Court Expands Police Authority To Seize Property Innocent Owners Can Lose Possessions That Are Linked To Crimes
The Supreme Court, in a 5-4 ruling Monday that provoked outrage from dissenters, bolstered the government’s power to seize property linked to a crime - even if the owner is blameless.
The loser in the case was Tina Bennis, a Michigan mother of five who was unaware that her husband, John, would use their jointly owned car to pick up a prostitute and commit an illegal sex act in the front seat.
Officials confiscated the Bennises’ 11-year-old Pontiac and sold it under a tough Michigan public-nuisance statute.
Chief Justice William H. Rehnquist, writing the majority opinion, cited “a long and unbroken line of cases” since 1827 holding that “an owner’s interest in property may be forfeited” even though the owner did not know it would be put to illegal use.
Those cases, he declared, “are too firmly fixed … to be now displaced.”
In a blistering dissent, Justice John Paul Stevens said the seizure of Tina Bennis’ car was blatantly unjust. “Fundamental fairness prohibits the punishment of innocent people,” he said.
Most federal forfeiture laws do furnish protection to innocent owners. Some legal experts said police and prosecutors in some states now may become more aggressive in seizing crime-linked property, even when owners or co-owners did nothing wrong. Others predicted that the ruling would encourage legislative reforms.
Stevens said he feared that Rehnquist’s logic would permit states “to exercise virtually unbridled power to confiscate vast amounts of property where professional criminals have engaged in illegal acts.”
For example, Stevens said, the chief justice’s ruling would “justify the confiscation of an ocean liner just because one of its passengers sinned while on board.”
None of the court’s precedents allows forfeitures to go that far, Rehnquist replied.
Tina Bennis, who lives with her husband and five children in Royal Oak, north of Detroit, could not be reached because, her lawyer said, she was embarrassed by publicity about the case and obtained a private telephone number.
But the lawyer, Stefan B. Herpel of Ann Arbor, Mich., said, “She is stunned by the result and cannot understand how in America a court could hold it is constitutional to punish an innocent person.
“This opinion comes as a tremendous shock to me, too,” Herpel added. “I fear this opinion may unleash a terrible tyranny in this country. Forfeiture has already been abused, and this opinion could lead to even greater abuses.”
Rehnquist’s majority opinion was signed by Sandra Day O’Connor, Antonin Scalia, Clarence Thomas and Ruth Bader Ginsburg.
The ruling was a victory for Michigan and the Clinton administration, which joined forces to preserve the full impact of forfeiture laws.
Supreme Court rulings in the 19th century upheld seizures of vessels despite the innocence of the owners. Later, the high court allowed boats and cars to be seized, even though the owners were unaware that their property was used to transport drugs and liquor illegally.
In recent years, though, reports of flagrant abuses led Congress to consider reform legislation and the courts to become more skeptical.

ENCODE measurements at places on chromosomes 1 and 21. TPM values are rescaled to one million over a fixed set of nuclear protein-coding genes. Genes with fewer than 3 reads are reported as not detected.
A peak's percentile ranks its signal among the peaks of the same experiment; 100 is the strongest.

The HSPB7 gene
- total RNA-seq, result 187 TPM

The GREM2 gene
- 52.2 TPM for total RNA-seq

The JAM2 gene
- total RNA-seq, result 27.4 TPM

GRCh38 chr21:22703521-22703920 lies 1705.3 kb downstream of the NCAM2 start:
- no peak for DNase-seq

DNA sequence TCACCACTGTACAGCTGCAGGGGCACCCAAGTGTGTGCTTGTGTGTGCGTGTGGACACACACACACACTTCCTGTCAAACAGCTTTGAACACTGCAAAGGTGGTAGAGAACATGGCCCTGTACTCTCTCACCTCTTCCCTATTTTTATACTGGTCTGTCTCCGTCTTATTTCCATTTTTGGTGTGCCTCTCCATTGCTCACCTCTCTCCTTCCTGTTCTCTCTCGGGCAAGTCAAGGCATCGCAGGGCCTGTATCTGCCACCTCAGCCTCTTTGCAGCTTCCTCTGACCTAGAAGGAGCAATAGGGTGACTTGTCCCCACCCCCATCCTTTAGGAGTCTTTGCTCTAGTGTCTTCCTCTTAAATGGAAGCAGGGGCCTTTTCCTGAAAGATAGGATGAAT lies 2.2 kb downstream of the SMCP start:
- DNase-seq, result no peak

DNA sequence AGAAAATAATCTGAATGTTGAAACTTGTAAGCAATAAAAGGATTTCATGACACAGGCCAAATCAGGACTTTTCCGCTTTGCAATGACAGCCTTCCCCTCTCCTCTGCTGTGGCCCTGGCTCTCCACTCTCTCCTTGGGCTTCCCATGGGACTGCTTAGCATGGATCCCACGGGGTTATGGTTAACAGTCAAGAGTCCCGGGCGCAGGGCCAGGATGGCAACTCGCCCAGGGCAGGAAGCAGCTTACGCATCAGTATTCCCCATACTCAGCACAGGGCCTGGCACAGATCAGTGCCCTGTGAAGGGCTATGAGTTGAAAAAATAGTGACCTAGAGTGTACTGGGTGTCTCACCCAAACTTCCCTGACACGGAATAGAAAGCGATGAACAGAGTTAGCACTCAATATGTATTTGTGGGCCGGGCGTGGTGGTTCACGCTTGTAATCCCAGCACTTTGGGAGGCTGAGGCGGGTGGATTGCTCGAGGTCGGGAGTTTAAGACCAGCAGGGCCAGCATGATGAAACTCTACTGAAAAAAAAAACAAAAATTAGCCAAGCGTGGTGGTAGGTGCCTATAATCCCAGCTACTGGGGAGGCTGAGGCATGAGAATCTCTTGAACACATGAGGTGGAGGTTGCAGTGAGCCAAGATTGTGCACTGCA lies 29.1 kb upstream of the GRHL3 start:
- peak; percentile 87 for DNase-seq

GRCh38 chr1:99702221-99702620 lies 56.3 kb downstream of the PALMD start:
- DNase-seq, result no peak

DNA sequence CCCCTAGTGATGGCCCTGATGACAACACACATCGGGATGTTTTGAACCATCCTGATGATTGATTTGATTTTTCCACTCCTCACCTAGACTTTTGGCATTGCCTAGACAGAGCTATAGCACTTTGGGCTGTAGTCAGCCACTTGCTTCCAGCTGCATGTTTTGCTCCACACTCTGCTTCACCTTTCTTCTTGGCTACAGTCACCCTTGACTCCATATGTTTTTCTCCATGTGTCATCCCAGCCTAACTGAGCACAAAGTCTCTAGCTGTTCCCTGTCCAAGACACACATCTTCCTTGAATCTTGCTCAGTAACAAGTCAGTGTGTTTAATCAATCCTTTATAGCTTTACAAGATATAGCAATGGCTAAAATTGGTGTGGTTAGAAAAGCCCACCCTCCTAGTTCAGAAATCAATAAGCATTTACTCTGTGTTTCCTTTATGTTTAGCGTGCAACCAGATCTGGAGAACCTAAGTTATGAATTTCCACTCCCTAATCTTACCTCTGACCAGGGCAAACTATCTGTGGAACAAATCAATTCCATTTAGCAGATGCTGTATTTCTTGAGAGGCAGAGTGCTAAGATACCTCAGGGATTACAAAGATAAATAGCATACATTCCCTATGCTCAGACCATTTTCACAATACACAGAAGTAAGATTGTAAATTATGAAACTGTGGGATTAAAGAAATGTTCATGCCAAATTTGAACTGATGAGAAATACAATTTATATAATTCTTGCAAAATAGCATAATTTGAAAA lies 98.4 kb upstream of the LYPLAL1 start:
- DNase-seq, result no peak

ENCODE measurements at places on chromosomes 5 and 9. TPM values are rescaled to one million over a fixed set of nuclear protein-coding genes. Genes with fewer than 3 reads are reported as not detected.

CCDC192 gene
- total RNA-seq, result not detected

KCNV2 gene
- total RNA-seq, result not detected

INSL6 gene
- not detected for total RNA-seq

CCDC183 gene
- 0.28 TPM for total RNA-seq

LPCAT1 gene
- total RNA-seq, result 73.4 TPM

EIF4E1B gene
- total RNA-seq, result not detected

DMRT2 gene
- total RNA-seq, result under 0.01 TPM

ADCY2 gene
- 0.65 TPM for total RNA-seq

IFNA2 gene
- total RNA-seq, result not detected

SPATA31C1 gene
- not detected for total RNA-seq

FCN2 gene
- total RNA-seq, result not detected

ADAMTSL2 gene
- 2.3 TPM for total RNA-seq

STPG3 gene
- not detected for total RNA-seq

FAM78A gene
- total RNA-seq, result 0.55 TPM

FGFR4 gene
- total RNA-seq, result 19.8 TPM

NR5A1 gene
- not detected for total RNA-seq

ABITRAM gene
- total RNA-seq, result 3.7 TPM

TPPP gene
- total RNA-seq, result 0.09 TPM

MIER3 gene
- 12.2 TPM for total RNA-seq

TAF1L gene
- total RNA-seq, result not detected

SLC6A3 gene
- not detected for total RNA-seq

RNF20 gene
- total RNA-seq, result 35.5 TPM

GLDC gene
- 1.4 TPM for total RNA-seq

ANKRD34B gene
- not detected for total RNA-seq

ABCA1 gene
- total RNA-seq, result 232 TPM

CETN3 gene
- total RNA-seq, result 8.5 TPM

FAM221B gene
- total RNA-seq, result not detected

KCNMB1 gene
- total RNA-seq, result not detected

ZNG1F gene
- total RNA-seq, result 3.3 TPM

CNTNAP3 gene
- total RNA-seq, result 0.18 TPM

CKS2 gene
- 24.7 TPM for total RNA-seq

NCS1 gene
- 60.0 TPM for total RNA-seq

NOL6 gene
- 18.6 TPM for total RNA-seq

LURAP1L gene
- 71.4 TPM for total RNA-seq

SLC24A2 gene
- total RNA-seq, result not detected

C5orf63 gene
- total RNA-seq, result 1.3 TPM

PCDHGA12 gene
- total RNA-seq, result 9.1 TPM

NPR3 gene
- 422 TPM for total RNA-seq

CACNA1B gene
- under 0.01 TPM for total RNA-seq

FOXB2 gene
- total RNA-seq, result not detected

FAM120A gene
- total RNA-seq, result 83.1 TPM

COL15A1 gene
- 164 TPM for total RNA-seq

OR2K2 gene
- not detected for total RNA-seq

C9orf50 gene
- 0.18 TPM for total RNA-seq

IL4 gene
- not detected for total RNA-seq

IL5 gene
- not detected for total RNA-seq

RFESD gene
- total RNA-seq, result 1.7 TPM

The Supreme Court ruled in 1993 that forfeitures could be challenged as an unconstitutionally excessive fine. On Monday, Justice Stevens accused the court of retreating from that decision.
The confiscation of an entire car “simply because an illicit act took place once in the driver’s seat … is plainly excessive,” said Stevens, who was joined by David Souter and Stephen Breyer. Anthony Kennedy dissented separately.
In other matters Monday, the court:
Ruled that the government need not pay two Agent Orange makers who settled a lawsuit with Vietnam veterans over the defoliant’s alleged effects on health.
Although the government forced contractors to make the chemical in the 1960s under the Defense Production Act, the court in a 6-2 vote found that the government did not promise to reimburse the companies for claims paid to veterans alleging personal injuries.
Veterans alleged in lawsuits beginning in the 1970s that exposure to the dioxin-laden Agent Orange caused cancer and other illnesses. After protracted litigation, the chemical makers agreed in 1984 to settle the case and create a $180 million fund to compensate the veterans and their families.
Rejected the appeal of two former Massachusetts high school students and their parents who objected to an “indecent” program on sex education and AIDS.
The court, without comment, let stand a ruling that said the 90-minute program did not violate religious freedom or parents’ right to rear their children as they see fit.
The court’s action, taken without comment, ended the two families’ federal court attempt to collect $3.5 million from Chelmsford, Mass., school officials and Suzi Landolphi, owner of the Hot, Sexy and Safer production company.
Lawyers for the two students and their parents said the performance contained “simulations and explicit references to masturbation, ejaculation, breast size, penis size, sexual intercourse, nudity, urination, oralgenital contact, erections, sodomy and testicles, the homosexual lifestyle and premarital heterosexual conduct by minors.”
Turned away the appeal of an Iowa county found to have violated an employee’s religious freedom by firing him for holding prayer meetings at work.